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    Beyoncé Reportedly Walked Out On A Major Deal With Reebok Because Their Team Wasn't Diverse Enough And People Are Inspired

    "She said, 'Nobody in this room reflects my background, not my skin color, and where I'm from and what I want to do.'"

    Beyoncé's taught us a lot of things over the years, like how hard work pays off, how to make lemonade outta lemons, and how to be an overall BOSS.

    Kevin Mazur / Getty Images

    Well, gather round fellow classmates, cuz class is back in session. Yesterday, mega-giant sports retailer Adidas posted a simple video on Instagram, announcing their new creative partnership with Beyoncé.

    Dope, right? Well, it gets better, because this wasn't just a money move (although, I wouldn't be mad if it were). According to ESPN writer Nick DePaula, Reebok was also in the running for this partnership, but Bey allegedly walked out of their presentation because it wasn't racially or culturally diverse enough.

    This is about Beyoncé so you should watch it but also @NickDePaula tells a really interesting story of why Beyoncé walked out of her meeting with the Reebok people and ended up signing with the adidas side of the brand instead. Representation, baby.

    "She kind of took a step back and said, 'Is this the team that would be working on my product?'" Nick explained. "And somebody said, 'Yes.'"

    @Rachel__Nichols / Via Twitter: @Rachel__Nichols

    "And she said, "Nobody in this room reflects my background, not my skin color, and where I'm from and what I want to do,'" he continued. "And so she kind of took a step back and then she left, and it did not come to terms."

    @Rachel__Nichols / Via Twitter: @Rachel__Nichols

    People definitely had some things to say about this on Twitter.

    @BeyLegion @NickDePaula @Reebok @Jumpman23 @UnderArmour Beyoncé: is this the team that would be working on my product? Reebok: yes Beyoncé:

    Many users took this anecdote to mean that Reebok either isn't racially diverse as a company and/or didn't have the foresight to consider Beyoncé's demographic or her own personal history.

    @BeyLegion @NickDePaula @Reebok @Jumpman23 @UnderArmour She hit them with the I’m good love, enjoy. Companies believe they can get away with not have diverse staff but not everyone especially Beyonce has to accept that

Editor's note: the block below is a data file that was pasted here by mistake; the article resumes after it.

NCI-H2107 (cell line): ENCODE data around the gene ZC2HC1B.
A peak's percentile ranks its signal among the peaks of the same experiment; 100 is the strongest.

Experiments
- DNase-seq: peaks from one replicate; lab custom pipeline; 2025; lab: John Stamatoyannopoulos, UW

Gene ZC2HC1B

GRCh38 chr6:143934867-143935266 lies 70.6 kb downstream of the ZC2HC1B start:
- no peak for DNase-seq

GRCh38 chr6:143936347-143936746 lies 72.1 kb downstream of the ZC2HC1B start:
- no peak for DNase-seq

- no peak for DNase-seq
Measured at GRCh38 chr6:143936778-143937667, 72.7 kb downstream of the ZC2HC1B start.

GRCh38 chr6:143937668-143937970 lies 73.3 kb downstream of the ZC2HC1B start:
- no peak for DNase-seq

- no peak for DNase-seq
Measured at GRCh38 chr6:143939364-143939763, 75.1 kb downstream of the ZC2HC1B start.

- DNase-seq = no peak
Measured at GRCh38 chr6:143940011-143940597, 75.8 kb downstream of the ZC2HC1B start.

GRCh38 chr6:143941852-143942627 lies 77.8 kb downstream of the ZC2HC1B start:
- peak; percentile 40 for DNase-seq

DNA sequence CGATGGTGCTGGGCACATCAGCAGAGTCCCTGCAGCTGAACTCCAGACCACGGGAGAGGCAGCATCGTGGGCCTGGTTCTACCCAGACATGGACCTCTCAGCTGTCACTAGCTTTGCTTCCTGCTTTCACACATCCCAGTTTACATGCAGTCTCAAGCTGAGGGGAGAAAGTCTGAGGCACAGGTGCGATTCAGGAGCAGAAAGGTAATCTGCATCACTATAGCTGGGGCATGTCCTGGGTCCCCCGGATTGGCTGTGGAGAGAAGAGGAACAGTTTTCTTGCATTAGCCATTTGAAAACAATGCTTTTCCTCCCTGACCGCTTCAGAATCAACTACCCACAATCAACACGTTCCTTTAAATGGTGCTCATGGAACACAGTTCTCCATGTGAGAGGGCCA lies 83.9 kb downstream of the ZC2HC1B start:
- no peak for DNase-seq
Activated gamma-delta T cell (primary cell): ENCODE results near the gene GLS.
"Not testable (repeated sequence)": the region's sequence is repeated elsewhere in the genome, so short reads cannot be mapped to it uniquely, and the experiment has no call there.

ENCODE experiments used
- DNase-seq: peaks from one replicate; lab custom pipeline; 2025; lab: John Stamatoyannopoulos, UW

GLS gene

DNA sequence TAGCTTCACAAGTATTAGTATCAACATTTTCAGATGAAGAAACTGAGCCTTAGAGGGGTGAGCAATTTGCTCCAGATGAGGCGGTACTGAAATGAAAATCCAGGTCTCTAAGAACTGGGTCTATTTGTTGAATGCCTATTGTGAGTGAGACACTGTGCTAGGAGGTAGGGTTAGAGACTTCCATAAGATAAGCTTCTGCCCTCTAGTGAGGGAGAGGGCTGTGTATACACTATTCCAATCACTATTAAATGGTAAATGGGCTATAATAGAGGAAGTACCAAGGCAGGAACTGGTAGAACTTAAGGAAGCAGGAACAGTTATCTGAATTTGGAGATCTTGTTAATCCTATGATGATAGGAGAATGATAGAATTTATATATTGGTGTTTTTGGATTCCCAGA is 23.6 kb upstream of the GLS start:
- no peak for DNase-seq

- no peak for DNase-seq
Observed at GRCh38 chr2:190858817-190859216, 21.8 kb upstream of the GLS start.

@Reauxhanrex @BeyLegion @NickDePaula @Reebok @Jumpman23 @UnderArmour Imagine losing out on a partnership with BEYONCE because you couldn't find a single black person to work on the pitch team. What a COLOSSAL f*ck up & disappointment that Reebok couldn't hire people of color. Welp, Adidas did!

    @Rachel__Nichols @NickDePaula More should walk out. It’s the case 98.5% of ALL major brands. They will have ONE that’s typically a freelancer they hired for that ONE project. Speaking from experience. Don’t be a free billboard for people that will NOT employ you or your people. #Staywoke

    Several people pointed out that Adidas actually owns Reebok and questioned the overall impact of Beyoncé's alleged actions, while others countered that the issue ultimately comes down to representation and branding, not sales.

    @digital__junkie @BeyLegion @NickDePaula @Reebok @Jumpman23 @UnderArmour @adidas Not the point. Reebok is a subsidiary, and that subsidiary did not provide the representation she was seeking. Adidas, the HEAD obviously did. Just because it’s a subsidiary doesn’t mean they promote the same way, have the same project or advertising teams, or any of that. Bye.

    Regardless of where you stand on the matter, you've gotta admit that (1) this partnership is HUGE, considering that Bey's a black woman making boss moves in a white-male-dominated industry, and (2) this sends an important message to companies aiming to work with and sell to us, as black people.

    YouTube / Via

    So, what have we learned here today, class???

    YouTube / Via